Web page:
Another question, however, must be asked: “How long of a lunch period is needed to ensure adequate time for elementary students to eat?” The approximate amount of time required for school lunch may be determined by the following guidelines, as proposed by Buergel et al. (2002) in a previous research study and slightly modified here. The factors influencing the lunch period and recommended times for each factor are as follows:

Factor 1. Wait Time (5-9 minutes): Wait time can be determined at each school by timing from when the lunch period starts to when the last child sits down and is ready to eat. In many schools, a bell rings to indicate the start of the lunch period. This often begins at the time when children are released from their classroom and walk to the cafeteria. Previous studies have shown that waiting in the service line can vary from 2.5 to 3.3 minutes for elementary school students, depending on the type and speed of service. However, this does not take into consideration the amount of time it takes a child to travel from the classroom to the cafeteria. In addition, in some schools, children eat in the classroom. Then they must the travel to and from the cafeteria to obtain lunch. Bergman et al. (2000) found that the total wait time for children who ate in their classrooms was twice that of children who ate in the cafeteria (9 minutes, 16 seconds versus 4 minutes, 45 seconds).

Factor 2. Consumption Time (9 minutes): The average time it takes for students to eat is about nine minutes (Bergman et al., 2000). This time is for food consumption alone and does not account for socializing and other important mealtime functions.

Factor 3. Standard Deviation (5-7 minutes): Students eat at different rates. The average student consumes food more quickly than the more deliberate eater. This can be accounted for by adding in two times the standard deviation to account for almost all eaters. Previous studies have found that the standard deviation for consumption ranges from 2.5 to 3.5 minutes (Sanchez et al.1999; Bergman et al., 2000). Two times 2.5 to 3.5 minutes results in five to seven minutes to account for the most deliberate eaters.

Factor 4. Social Time (5 to 10 minutes): Sanchez et al. (1999) observed that students use much of their lunchtime to socialize. While the optimum amount of socialization time is unknown, extra time set aside at lunch is important for students to develop social skills and have some down time before they go back into the formal learning environment. An adequate period of time needs to be provided for social interaction, but too much time can result in discipline problems. Conklin and Lambert (2001) indicated that students use as much time as they have available to socialize and that socialization time varied from 2.5 to 21.4 minutes. A range of five to ten minutes for socialization is a best estimate based on the above data.

This proposed lunchtime range might be too short for schools that have excessive waiting and might be too long for schools that have less than a five-minute waiting time for travel, service, and seating.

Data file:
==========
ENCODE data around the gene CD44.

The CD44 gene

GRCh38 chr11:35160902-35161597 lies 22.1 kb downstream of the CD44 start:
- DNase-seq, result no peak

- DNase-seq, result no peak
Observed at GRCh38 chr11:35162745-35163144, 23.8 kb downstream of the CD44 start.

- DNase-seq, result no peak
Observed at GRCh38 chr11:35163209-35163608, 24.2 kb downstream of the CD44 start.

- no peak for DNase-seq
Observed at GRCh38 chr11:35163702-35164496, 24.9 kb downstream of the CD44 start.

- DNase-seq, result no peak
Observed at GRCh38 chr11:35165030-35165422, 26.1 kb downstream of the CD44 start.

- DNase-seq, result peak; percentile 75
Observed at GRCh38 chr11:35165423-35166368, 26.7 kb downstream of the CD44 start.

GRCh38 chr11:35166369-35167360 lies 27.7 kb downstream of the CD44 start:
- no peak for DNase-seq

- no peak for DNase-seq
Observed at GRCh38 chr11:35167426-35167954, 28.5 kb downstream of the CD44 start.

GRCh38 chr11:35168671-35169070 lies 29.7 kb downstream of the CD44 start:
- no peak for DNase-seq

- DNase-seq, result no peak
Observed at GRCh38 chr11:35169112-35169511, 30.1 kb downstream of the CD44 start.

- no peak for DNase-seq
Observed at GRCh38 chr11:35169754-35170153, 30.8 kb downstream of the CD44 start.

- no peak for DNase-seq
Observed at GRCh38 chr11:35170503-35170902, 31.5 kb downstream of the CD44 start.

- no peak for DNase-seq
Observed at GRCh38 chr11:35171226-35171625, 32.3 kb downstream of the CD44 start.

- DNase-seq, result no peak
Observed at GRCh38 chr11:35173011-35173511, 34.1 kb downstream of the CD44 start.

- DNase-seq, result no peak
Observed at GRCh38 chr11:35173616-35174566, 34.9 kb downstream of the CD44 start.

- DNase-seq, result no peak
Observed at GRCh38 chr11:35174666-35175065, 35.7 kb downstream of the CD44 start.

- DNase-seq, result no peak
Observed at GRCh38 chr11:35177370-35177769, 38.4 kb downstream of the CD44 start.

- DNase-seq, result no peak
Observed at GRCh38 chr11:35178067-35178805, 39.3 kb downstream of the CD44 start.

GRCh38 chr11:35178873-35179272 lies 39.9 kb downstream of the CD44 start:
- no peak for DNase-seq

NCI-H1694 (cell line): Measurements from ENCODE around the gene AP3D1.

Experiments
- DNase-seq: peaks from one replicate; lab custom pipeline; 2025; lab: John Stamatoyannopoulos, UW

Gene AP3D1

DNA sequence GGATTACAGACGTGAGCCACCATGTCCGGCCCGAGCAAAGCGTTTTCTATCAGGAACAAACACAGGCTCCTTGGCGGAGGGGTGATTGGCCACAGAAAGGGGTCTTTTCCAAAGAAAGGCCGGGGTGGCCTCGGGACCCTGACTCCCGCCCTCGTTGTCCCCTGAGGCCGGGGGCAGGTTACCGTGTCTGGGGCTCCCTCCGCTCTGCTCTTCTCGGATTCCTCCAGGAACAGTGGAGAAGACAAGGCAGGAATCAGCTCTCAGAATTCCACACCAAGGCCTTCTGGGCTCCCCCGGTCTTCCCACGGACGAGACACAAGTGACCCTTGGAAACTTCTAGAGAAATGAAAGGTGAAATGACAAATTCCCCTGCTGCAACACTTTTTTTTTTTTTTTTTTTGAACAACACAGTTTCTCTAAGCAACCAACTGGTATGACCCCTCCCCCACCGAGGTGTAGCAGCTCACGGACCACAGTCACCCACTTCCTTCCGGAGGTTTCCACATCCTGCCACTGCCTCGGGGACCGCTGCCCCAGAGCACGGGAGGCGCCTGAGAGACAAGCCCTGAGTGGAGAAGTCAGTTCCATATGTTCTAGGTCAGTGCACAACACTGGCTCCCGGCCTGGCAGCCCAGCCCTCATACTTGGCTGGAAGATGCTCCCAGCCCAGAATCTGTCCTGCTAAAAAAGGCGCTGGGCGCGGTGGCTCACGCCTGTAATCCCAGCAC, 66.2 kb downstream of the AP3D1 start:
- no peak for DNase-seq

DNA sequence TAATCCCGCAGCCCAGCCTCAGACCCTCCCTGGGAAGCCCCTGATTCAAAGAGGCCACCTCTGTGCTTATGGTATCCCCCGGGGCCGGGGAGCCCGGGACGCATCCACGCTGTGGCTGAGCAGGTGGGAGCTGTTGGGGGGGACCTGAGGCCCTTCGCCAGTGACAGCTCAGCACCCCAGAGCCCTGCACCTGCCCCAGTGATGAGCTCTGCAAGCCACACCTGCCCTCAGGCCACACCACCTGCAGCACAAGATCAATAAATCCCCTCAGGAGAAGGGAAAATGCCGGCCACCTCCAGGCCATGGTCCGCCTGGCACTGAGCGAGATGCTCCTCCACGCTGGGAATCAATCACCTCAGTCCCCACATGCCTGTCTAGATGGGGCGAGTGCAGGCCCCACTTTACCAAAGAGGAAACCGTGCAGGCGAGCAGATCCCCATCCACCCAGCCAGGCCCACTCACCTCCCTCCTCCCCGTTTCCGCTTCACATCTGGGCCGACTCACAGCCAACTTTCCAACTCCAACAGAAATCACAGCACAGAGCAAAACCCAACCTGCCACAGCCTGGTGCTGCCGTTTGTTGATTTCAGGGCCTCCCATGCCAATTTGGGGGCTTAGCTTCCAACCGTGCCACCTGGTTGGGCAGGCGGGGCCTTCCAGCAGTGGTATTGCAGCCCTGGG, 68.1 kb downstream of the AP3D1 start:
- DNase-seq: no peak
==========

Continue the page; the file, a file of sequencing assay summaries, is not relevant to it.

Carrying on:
This research project was funded in part by the National Food Service Management Institute Applied Research Division, located at the University of Southern Mississippi with headquarters at the University of Mississippi. Funding for the Institute has been provided with Federal funds from the U.S. Department of Agriculture, Food and Nutrition Services, The University of Mississippi. The contents of this publication do not necessarily reflect the views or policies of The University of Mississippi or the U.S. Department of Agriculture, nor does mention of trade names, commercial products, or organizations imply endorsement by the U.S. Government.


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Buergel, N.S., Bergman, E., Knutson, A., & Lindaas, M. (2002). Students consuming sack lunches devotes more time to eating than those consuming school lunches. Journal of the American Dietetic Association, 102, 1283-1286.

Conklin, M.T., & Lambert, L.G. (2001). Eating at school. A summary of NFSMI research on time required by students to eat lunch. [Available online:http://www.nfsmi.org/Information/eating_at_school.pdf.]

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Rainville, A. (2001). Nutrition quality of reimbursable school lunches compared to lunches brought from home in elementary schools in two southeastern Michigan districts: The Journal of Child Nutrition and Management, 25, 13-18.

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Troccoli, K. (1993). Eat to learn, learn to eat: The link between nutrition and learning in children. Washington, DC: National Healthy Education Consortium, Occasional paper 7.

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Bergman is professor of Food Science and Nutrition and associate dean for the College of Education and Professional Studies at Central Washington University in Ellensburg, WA.Buergel, Englund, and Femrite are, respectively, associate professor of Food Science and Nutrition, associate professor of Mathematics, and a former graduate student at Central Washington University in Ellensburg, WA.

Purpose / Objectives

The purpose of this study was to determine what impact the length of a lunch period had on nutrient consumption and plate waste for elementary students in Grades 3, 4, and 5.